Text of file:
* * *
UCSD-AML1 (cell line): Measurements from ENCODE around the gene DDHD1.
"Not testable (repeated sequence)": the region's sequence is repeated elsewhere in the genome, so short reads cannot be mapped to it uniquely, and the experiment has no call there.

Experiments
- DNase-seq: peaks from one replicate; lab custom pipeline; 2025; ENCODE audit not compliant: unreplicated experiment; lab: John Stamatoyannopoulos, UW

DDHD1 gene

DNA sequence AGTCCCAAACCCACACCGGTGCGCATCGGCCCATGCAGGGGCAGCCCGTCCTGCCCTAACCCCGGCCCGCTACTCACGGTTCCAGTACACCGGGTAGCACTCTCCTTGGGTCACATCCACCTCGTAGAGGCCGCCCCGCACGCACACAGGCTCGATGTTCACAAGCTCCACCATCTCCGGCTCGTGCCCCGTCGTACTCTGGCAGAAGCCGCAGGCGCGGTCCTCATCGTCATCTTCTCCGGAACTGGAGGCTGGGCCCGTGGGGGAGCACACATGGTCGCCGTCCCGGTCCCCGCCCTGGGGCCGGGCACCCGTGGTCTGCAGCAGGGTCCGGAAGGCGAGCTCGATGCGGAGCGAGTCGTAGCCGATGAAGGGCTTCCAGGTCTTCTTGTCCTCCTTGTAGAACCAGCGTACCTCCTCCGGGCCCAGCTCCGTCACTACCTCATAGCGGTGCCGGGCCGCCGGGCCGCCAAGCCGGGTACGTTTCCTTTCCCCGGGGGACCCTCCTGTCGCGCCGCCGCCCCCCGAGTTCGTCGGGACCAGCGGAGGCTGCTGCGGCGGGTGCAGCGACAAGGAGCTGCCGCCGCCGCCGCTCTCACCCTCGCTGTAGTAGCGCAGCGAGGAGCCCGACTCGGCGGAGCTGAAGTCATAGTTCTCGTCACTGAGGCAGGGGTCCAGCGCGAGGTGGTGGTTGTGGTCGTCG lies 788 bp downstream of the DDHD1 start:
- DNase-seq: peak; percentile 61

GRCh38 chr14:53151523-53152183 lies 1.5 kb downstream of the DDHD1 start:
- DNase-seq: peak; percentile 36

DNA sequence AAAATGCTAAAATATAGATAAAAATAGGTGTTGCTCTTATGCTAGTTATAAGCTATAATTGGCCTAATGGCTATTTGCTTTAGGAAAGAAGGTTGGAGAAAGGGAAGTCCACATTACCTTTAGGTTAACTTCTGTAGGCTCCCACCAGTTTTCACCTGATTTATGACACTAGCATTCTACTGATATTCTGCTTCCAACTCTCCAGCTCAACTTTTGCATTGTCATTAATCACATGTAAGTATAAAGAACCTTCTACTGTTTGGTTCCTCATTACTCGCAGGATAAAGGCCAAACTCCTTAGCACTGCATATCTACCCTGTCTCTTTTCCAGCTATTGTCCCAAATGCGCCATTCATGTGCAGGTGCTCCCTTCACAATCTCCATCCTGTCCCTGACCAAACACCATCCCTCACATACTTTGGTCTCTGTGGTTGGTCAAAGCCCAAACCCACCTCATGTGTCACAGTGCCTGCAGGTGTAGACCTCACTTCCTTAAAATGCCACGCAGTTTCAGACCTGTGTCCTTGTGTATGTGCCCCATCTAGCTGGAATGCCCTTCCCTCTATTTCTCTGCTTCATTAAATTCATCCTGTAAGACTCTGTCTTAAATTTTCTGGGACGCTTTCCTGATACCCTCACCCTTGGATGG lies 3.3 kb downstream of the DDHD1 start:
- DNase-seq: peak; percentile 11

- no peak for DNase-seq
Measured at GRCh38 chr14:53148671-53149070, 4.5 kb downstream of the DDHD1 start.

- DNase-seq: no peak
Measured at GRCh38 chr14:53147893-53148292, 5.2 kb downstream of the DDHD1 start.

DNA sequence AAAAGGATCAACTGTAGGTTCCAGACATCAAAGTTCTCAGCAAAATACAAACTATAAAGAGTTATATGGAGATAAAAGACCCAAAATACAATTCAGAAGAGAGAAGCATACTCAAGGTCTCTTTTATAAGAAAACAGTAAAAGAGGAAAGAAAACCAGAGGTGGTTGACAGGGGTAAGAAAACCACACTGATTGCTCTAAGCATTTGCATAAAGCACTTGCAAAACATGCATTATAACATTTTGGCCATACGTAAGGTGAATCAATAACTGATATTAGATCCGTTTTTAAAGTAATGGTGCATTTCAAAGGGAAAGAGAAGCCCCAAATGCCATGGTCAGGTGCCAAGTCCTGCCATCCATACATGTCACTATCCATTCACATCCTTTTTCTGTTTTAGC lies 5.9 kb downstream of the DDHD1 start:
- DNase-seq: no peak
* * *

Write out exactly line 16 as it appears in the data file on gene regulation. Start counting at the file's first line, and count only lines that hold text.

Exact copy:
DNA sequence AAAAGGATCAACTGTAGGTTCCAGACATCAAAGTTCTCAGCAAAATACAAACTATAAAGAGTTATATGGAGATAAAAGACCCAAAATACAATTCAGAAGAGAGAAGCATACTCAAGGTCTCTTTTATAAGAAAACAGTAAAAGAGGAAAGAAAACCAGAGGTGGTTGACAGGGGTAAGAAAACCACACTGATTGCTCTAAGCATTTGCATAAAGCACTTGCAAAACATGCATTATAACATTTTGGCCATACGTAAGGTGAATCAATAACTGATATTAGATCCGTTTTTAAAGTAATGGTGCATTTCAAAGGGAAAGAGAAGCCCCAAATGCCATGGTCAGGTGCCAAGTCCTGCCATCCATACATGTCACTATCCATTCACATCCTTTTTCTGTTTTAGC lies 5.9 kb downstream of the DDHD1 start: